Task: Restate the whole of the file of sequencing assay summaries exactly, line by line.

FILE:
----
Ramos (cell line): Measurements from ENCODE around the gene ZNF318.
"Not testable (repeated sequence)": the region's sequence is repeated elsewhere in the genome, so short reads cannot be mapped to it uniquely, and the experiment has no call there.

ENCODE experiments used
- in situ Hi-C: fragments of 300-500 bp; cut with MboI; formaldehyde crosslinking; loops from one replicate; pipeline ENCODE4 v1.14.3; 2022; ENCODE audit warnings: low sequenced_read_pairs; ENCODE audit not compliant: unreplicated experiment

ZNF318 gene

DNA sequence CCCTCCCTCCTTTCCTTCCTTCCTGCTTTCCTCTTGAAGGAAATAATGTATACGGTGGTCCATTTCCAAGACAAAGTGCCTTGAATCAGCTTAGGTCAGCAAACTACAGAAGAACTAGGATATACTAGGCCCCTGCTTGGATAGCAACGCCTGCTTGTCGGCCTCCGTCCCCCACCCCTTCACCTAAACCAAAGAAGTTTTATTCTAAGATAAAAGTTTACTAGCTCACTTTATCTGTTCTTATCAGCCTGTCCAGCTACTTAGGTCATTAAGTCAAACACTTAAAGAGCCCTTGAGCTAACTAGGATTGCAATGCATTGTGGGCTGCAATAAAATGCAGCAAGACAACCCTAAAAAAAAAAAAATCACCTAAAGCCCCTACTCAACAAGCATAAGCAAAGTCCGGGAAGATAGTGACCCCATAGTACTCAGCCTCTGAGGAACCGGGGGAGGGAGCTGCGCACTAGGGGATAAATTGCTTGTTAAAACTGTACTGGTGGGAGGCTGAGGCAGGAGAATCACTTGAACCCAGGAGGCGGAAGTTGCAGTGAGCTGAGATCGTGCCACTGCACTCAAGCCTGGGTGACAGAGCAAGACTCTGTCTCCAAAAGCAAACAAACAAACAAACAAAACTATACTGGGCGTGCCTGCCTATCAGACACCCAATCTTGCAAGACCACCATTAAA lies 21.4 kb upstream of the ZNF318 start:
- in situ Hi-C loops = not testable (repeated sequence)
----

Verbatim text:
Ramos (cell line): Measurements from ENCODE around the gene ZNF318.
"Not testable (repeated sequence)": the region's sequence is repeated elsewhere in the genome, so short reads cannot be mapped to it uniquely, and the experiment has no call there.

ENCODE experiments used
- in situ Hi-C: fragments of 300-500 bp; cut with MboI; formaldehyde crosslinking; loops from one replicate; pipeline ENCODE4 v1.14.3; 2022; ENCODE audit warnings: low sequenced_read_pairs; ENCODE audit not compliant: unreplicated experiment

ZNF318 gene

DNA sequence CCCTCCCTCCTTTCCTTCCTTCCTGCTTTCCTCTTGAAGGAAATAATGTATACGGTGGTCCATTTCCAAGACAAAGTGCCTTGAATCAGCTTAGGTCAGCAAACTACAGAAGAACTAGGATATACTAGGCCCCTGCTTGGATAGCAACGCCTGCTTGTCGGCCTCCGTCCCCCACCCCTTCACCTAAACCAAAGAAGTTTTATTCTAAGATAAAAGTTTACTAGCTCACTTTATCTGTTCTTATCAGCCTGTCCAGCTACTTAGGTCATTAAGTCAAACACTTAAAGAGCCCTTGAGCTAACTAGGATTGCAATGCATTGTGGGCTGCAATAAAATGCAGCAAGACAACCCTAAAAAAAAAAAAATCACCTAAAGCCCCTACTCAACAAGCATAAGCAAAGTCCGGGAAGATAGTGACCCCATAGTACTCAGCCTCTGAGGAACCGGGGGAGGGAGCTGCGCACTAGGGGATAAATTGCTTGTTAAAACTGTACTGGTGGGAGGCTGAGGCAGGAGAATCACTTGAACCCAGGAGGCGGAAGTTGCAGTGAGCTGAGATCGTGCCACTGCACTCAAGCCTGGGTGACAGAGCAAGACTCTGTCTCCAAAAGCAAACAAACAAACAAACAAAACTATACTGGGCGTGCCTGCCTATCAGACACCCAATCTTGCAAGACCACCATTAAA lies 21.4 kb upstream of the ZNF318 start:
- in situ Hi-C loops = not testable (repeated sequence)